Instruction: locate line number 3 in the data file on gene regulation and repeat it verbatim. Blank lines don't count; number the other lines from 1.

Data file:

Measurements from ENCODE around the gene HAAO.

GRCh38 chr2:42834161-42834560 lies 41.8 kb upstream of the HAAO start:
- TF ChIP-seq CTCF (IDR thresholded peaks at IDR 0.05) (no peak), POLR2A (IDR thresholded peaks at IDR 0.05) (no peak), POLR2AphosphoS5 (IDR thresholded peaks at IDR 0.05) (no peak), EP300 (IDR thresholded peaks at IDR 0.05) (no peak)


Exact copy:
- TF ChIP-seq CTCF (IDR thresholded peaks at IDR 0.05) (no peak), POLR2A (IDR thresholded peaks at IDR 0.05) (no peak), POLR2AphosphoS5 (IDR thresholded peaks at IDR 0.05) (no peak), EP300 (IDR thresholded peaks at IDR 0.05) (no peak)